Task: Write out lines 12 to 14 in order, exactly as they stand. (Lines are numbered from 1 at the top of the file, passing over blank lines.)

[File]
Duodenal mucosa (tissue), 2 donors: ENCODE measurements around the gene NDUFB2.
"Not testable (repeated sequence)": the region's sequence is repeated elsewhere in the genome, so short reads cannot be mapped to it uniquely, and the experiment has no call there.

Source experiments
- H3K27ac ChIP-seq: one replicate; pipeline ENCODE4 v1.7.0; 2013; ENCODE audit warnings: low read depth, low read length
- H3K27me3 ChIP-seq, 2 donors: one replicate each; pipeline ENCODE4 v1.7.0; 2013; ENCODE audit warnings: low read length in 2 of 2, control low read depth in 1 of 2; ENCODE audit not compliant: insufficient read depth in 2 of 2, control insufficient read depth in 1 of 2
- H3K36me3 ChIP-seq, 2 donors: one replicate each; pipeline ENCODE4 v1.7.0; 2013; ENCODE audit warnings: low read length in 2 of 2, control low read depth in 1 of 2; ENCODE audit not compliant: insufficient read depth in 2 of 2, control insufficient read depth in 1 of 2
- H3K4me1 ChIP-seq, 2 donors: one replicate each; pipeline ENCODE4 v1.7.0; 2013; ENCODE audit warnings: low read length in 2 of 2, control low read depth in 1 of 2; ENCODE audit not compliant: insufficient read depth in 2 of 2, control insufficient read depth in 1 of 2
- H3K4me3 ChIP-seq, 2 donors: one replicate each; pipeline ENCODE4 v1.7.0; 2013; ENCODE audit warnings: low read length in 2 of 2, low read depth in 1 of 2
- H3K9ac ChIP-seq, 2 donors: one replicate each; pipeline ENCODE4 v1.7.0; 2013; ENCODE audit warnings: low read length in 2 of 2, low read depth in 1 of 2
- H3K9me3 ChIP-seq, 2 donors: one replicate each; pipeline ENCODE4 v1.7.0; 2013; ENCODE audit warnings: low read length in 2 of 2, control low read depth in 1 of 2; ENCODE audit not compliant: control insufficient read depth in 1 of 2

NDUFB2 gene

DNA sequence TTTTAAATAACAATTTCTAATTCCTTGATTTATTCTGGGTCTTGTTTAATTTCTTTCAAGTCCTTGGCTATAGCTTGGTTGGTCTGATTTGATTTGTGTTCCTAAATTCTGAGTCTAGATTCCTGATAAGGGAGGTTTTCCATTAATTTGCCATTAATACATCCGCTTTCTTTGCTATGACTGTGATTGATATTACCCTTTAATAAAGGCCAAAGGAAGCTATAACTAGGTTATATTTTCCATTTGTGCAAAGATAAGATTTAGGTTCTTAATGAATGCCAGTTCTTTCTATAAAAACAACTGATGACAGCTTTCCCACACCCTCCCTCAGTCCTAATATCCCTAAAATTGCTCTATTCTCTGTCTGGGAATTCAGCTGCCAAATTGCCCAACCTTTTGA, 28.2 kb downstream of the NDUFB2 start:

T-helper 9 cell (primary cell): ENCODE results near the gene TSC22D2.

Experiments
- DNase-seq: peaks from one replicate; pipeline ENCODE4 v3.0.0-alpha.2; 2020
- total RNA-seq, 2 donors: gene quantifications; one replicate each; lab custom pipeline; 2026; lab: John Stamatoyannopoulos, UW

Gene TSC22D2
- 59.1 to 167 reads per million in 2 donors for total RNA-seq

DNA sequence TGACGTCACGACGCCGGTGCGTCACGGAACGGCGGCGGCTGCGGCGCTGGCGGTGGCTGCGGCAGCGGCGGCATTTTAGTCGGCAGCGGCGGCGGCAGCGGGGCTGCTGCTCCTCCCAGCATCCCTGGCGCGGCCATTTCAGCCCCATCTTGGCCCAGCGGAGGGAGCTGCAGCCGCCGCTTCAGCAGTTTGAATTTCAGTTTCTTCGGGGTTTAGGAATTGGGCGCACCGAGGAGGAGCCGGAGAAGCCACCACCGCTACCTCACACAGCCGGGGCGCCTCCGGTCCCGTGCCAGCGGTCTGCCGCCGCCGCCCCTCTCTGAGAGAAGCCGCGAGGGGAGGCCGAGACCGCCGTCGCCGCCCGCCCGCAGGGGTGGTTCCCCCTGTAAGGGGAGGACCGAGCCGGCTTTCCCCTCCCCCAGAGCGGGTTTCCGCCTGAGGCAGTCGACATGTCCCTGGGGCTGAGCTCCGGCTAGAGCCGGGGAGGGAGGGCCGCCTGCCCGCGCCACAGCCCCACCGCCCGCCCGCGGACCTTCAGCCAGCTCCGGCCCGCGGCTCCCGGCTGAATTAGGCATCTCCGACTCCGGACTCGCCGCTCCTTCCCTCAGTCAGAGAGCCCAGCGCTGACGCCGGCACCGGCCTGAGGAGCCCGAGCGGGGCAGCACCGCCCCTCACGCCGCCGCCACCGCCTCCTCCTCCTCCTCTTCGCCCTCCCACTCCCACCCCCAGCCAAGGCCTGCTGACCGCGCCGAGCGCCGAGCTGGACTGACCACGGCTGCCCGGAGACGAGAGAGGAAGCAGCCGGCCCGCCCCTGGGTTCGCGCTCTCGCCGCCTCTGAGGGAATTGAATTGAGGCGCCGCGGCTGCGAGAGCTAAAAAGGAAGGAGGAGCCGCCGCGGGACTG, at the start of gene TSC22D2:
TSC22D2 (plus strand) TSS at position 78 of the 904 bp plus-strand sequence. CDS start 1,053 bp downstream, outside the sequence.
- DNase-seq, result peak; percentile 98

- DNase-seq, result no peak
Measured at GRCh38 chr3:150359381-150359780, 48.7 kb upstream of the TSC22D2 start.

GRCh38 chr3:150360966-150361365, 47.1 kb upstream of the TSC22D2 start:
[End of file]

DNA sequence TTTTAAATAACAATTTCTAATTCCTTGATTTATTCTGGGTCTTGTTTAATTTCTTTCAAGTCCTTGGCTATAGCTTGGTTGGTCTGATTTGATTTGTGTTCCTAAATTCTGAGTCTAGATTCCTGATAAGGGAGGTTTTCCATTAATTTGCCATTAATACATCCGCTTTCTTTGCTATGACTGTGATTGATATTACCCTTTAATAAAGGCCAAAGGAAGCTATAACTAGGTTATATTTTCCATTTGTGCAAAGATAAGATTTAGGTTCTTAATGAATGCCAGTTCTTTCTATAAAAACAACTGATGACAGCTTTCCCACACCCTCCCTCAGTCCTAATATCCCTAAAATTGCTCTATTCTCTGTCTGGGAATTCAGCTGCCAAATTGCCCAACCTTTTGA, 28.2 kb downstream of the NDUFB2 start:

T-helper 9 cell (primary cell): ENCODE results near the gene TSC22D2.

Experiments